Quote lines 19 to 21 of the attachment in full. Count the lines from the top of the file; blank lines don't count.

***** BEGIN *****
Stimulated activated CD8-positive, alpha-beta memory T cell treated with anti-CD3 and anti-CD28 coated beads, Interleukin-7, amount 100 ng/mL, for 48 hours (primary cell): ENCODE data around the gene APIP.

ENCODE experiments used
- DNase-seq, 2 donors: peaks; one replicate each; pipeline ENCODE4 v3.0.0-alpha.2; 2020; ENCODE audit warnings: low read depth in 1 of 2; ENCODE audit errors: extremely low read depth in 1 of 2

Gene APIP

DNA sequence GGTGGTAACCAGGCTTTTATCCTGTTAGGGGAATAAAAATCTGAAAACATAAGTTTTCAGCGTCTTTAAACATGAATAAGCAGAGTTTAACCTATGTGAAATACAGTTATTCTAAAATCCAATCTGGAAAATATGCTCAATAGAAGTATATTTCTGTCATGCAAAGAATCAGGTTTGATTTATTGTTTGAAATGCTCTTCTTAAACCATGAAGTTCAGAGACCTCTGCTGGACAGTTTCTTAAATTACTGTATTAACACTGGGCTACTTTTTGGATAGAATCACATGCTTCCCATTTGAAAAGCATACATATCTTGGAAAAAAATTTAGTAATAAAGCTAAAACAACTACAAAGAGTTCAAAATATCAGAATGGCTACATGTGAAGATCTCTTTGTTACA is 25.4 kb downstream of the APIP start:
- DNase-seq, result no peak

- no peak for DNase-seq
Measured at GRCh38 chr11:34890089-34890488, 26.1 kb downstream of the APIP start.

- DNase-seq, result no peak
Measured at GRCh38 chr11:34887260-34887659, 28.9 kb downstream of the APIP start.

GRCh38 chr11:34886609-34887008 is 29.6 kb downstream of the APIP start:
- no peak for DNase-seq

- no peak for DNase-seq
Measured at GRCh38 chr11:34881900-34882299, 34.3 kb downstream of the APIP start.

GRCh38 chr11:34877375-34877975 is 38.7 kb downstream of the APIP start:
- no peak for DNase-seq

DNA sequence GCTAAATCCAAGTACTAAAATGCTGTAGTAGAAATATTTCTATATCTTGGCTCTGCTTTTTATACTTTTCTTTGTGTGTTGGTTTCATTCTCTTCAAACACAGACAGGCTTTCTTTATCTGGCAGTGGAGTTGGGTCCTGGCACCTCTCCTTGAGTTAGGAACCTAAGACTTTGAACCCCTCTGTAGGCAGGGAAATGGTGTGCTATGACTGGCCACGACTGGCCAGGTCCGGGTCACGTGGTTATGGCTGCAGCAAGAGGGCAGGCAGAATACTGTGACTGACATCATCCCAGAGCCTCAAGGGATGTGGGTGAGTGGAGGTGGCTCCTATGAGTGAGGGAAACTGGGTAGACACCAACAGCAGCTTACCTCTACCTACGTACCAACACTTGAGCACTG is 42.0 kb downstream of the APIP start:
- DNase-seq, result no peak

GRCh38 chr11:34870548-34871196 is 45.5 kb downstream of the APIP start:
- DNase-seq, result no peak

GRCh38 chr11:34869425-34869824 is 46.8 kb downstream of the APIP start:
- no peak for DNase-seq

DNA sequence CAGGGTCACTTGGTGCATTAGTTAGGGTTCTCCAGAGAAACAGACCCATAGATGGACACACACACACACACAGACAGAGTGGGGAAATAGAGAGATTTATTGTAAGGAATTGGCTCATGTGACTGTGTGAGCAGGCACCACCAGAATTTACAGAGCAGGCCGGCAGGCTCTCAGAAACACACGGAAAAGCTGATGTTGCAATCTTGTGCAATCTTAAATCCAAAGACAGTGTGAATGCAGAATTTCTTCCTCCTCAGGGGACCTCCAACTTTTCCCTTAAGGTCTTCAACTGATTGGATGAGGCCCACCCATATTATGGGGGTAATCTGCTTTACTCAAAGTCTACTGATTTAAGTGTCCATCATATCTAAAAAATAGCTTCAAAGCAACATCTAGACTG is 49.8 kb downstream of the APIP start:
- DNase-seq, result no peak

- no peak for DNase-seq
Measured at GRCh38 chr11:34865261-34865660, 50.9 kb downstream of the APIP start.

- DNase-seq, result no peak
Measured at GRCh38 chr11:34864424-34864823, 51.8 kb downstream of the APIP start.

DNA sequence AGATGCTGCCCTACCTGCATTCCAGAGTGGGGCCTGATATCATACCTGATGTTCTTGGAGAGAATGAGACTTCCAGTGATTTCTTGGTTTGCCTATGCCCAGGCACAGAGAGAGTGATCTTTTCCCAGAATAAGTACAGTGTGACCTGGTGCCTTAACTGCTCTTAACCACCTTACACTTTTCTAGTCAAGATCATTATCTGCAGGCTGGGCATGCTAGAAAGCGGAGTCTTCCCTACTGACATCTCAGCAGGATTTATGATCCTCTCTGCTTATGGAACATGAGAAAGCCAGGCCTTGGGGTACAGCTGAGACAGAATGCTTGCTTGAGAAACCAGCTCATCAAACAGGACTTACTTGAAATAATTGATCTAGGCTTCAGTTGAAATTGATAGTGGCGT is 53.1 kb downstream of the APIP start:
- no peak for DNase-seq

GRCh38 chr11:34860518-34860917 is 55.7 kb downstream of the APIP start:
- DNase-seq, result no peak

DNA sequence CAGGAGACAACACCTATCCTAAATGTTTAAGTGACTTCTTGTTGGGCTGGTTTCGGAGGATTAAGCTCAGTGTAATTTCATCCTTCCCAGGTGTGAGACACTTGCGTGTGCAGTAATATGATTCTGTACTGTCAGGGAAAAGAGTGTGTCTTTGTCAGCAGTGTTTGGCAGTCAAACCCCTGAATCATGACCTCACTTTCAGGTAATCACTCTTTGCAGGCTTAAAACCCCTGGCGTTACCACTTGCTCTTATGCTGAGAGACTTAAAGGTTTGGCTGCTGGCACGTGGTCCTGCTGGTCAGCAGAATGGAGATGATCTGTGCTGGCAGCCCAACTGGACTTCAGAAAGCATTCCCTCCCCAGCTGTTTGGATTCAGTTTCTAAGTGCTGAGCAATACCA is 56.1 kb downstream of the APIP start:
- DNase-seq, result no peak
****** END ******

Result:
GRCh38 chr11:34870548-34871196 is 45.5 kb downstream of the APIP start:
- DNase-seq, result no peak

GRCh38 chr11:34869425-34869824 is 46.8 kb downstream of the APIP start: